So, no, the current winter is not the worst winter ever.  And, no, the current brutal winter is not the result of global warming.  Just as mild winters are not the result of global warming.  For we’ve had both going back through time all the way back to the onset of the Industrial Revolution.  And before.  Even before smoke from burning coal filled the air.  And internal combustion engines filled our roads.  We warmed up from the Little Ice Age without centuries of carbon emissions.  Yet even with that warming we’ve still had storms of the century.  Alberta clippers.  Polar vortexes.  And nor’easters.

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Fighting a Fire in Sub-Freezing Temperatures Shows how Global Warming is better than Global Cooling

Posted by PITHOCRATES - January 25th, 2014

Week in Review

The left has been warning us about the global warming apocalypse since the Nineties.  And how the warming of the planet will kill us. But global warming is not high on the list of concerns for many these days.  Especially during brutally cold weather of late (see About 35 feared dead in Quebec senior citizens’ home fire by The Associated Press posted 1/24/2014 on The Washington Times).

Using steam to melt the ice, investigators searched the frozen-over ruins of a retirement home Friday for victims of a fire that left about 35 people feared dead and cast such a pall over the village of 1,500 that psychologists were sent door to door.

The spray from firefighters’ hoses left the senior citizens home resembling a macabre snow palace, the ruins encased in thick white ice dripping with icicles.

Search teams of police, firefighters and coroners slowly and methodically went through the ruins, working in shifts in the extreme cold about 140 miles (225 kilometers) northeast of Quebec City. The afternoon temperature was around 3 degrees F (minus 16 Celsius.)…

Hivon said the home was up to code and had a proper evacuation plan. A Quebec Health Department document indicates the home which has operated since 1997, had only a partial sprinkler system. The home expanded around 2002, and the sprinklers in the new part of the building triggered the alarm.

The cold caused fire equipment to freeze, and firefighters used so much water that they drained the town reservoir.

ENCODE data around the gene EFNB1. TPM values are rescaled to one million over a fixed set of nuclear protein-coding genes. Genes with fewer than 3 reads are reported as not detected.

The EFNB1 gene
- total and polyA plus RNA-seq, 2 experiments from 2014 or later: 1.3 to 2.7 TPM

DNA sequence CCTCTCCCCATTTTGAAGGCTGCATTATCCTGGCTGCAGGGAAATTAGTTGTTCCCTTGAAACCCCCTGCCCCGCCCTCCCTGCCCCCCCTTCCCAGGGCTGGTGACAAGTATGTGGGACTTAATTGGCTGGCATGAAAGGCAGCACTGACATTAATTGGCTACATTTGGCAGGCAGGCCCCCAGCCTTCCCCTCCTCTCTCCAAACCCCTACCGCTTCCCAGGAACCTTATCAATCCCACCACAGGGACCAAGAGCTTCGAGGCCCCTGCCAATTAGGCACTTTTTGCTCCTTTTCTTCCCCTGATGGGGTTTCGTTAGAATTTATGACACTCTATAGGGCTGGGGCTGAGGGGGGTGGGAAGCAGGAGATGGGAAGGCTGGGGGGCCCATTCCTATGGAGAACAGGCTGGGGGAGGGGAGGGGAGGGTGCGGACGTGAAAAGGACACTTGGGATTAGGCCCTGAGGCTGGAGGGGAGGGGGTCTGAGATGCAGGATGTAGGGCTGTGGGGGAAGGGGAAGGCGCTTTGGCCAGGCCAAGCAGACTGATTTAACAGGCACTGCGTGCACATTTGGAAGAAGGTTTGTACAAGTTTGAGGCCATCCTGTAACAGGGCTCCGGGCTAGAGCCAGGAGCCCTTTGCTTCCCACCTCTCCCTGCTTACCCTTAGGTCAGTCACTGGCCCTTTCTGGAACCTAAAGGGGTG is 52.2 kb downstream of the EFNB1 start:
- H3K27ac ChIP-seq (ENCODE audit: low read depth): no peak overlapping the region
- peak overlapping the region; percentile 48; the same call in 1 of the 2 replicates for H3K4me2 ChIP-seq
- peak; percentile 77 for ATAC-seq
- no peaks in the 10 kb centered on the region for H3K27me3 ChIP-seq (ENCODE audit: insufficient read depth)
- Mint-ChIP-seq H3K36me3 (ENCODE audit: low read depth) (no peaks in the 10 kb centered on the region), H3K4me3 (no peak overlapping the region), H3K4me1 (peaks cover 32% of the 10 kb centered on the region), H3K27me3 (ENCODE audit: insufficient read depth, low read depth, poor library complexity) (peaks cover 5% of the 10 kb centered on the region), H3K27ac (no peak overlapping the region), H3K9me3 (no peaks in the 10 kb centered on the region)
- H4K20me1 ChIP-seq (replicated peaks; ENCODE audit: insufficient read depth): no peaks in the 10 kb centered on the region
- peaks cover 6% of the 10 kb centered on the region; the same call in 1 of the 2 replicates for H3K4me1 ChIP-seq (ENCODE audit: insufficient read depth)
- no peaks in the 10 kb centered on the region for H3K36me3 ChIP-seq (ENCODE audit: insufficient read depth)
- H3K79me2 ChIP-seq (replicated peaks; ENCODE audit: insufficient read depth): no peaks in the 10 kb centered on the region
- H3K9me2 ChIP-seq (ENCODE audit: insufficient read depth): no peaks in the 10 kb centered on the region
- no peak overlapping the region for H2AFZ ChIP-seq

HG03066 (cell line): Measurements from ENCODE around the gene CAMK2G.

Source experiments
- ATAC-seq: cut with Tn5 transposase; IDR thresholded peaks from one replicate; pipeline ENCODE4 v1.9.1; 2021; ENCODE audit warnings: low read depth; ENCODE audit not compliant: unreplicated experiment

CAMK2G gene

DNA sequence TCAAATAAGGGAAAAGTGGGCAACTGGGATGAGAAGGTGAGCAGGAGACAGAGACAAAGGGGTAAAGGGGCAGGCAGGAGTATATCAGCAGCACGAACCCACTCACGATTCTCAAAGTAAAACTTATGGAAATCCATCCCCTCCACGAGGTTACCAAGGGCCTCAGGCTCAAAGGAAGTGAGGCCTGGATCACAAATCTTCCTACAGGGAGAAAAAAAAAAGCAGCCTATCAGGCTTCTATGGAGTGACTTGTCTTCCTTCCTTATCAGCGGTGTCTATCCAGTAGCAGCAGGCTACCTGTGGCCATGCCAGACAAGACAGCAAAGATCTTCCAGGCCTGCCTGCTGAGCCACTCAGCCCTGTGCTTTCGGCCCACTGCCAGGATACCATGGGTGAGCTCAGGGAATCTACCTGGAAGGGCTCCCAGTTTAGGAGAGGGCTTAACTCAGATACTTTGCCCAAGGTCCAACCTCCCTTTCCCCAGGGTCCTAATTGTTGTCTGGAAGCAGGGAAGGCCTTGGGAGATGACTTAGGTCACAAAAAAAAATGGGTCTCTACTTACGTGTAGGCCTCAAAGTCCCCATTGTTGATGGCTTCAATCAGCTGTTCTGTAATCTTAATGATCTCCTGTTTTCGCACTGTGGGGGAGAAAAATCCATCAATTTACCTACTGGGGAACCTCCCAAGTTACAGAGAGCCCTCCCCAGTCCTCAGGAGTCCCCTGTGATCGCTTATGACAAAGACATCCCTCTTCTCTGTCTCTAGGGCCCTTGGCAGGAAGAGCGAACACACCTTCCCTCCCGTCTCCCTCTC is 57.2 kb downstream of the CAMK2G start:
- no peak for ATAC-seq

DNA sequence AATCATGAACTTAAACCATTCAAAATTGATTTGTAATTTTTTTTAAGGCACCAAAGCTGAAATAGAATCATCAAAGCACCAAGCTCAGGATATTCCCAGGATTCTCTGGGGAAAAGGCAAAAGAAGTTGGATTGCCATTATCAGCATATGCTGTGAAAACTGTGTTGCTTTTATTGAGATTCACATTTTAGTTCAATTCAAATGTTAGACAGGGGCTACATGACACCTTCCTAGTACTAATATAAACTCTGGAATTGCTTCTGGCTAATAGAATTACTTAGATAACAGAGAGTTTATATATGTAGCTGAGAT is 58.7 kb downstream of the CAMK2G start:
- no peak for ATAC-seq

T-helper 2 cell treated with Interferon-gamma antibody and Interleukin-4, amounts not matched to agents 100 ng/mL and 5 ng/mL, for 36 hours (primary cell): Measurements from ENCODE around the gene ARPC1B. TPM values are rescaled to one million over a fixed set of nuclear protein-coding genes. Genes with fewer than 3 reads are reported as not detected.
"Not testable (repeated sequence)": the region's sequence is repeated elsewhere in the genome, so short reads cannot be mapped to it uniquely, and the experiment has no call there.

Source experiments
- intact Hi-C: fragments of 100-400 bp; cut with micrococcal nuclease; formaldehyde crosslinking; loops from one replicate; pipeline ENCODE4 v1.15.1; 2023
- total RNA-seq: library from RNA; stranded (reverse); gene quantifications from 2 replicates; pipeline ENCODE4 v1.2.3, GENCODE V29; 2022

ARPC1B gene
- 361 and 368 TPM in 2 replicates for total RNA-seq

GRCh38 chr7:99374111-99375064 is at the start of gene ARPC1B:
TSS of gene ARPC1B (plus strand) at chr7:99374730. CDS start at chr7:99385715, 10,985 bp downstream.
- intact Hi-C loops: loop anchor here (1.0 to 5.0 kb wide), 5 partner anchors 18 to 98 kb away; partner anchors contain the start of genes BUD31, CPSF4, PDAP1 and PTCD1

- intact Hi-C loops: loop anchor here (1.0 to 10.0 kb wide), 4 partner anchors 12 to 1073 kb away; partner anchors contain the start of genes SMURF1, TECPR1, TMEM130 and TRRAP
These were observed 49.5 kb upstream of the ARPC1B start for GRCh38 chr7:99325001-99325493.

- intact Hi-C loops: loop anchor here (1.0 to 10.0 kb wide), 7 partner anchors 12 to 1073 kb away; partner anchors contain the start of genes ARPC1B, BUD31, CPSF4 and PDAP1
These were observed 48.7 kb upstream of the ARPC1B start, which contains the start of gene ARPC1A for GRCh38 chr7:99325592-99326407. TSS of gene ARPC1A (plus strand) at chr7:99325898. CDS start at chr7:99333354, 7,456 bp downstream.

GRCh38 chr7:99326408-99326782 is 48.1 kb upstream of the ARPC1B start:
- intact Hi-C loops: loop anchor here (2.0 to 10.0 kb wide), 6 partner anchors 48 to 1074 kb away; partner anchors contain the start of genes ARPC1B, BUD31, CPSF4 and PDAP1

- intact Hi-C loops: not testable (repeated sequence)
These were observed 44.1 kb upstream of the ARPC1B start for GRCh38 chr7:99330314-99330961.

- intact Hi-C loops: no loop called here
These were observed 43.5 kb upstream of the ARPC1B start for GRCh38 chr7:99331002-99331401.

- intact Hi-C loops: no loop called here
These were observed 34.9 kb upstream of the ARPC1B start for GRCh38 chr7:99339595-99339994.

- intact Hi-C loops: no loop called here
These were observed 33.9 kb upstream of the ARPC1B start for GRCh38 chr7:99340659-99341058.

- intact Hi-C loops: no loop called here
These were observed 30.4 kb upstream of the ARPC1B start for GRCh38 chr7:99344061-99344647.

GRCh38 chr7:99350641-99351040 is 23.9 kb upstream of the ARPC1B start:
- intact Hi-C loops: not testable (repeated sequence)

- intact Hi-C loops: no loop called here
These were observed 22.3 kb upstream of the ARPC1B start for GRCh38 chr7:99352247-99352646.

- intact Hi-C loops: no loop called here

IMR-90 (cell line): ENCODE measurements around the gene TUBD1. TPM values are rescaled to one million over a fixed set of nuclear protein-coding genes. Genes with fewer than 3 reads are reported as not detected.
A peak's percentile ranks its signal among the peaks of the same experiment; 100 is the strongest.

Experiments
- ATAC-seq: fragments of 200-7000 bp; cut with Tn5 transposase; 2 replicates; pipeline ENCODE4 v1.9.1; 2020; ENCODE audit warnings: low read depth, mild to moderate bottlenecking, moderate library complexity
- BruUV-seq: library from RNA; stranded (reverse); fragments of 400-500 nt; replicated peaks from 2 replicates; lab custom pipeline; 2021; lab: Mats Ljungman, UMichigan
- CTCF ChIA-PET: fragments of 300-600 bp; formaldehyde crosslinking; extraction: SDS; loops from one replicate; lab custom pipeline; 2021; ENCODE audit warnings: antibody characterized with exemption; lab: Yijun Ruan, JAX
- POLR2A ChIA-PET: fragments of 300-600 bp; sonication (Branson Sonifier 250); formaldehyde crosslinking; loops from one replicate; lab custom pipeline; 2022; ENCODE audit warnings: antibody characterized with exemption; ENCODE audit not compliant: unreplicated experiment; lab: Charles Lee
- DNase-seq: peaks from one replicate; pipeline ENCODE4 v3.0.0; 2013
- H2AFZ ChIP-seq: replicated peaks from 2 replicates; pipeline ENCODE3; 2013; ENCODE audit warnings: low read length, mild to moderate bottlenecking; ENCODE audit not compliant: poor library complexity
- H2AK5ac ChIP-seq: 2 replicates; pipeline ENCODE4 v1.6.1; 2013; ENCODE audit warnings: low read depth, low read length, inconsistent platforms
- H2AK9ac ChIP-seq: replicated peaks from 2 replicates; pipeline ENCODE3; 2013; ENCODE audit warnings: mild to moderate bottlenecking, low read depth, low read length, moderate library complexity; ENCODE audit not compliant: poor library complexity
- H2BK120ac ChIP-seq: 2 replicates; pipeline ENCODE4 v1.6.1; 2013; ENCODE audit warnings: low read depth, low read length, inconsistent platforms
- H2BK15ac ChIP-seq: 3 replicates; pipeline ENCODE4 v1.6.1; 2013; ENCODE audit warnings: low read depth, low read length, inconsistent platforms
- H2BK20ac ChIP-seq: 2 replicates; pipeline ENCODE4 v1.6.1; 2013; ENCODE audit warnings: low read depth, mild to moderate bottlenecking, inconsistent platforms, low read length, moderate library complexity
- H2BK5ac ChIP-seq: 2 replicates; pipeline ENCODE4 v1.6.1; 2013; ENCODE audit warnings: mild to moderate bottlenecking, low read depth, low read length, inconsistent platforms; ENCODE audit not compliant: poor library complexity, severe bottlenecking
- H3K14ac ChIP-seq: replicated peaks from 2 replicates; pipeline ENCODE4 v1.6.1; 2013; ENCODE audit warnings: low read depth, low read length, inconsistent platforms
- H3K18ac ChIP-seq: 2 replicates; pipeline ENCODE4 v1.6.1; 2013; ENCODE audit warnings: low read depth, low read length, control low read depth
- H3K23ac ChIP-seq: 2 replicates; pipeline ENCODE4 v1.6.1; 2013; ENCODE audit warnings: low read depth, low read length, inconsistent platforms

Warm is better than cold.  For we can survive in warm better than we can in cold.  Here’s a fire in northern Quebec that became a dangerous labyrinth of ice as they fought a fire.  Yet just another example of how dangerous cold can be.

The last of the great famines that weren’t manmade (like those resulting from the communism of Stalin or Mao or the current dictator in North Korea) were during the little ice age.  When global temperatures cooled slightly.  Shortening the growing season.  Thus diminishing the food supply.  And without sufficient food people die.  This is the danger of climate.  Cooling.  For we can handle global warming.  As long as it’s warm we can grow food.  If the soil is too dry we can irrigate.  If it doesn’t rain we can irrigate the land with desalinated seawater.  Of which there is a never ending supply of in the world’s oceans.  And we can turn seawater into fresh water with the energy from nuclear power plants that provide our electricity to drive our air conditioners during the greatest of heat waves.

If it’s warm there is no limit to what man can do.  If the world is covered in snow and ice, though, not even man can save the human race.  Unless, that is, manmade global warming is real.  If so then man could warm an ice age and grow the food to sustain the human race.

Global warming?  Pish tosh.  The great civilizations arose once man took control of his environment.  And if he’s warming it so much the better.  For that just means longer growing seasons and more food to sustain a growing world population.

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Chicago sets near Record for Snow and Cold 13 Years after Climate Scientists said we’d soon have no more Snow

Posted by PITHOCRATES - January 11th, 2014

Week in Review

Back in 2000 noted climate scientists were lamenting the loss of snow thanks to global warming (see Snowfalls are now just a thing of the past by Charles Onians posted 3/20/2000 on The Independent).

Global warming, the heating of the atmosphere by increased amounts of industrial gases, is now accepted as a reality by the international community. Average temperatures in Britain were nearly 0.6°C higher in the Nineties than in 1960-90, and it is estimated that they will increase by 0.2C every decade over the coming century. Eight of the 10 hottest years on record occurred in the Nineties.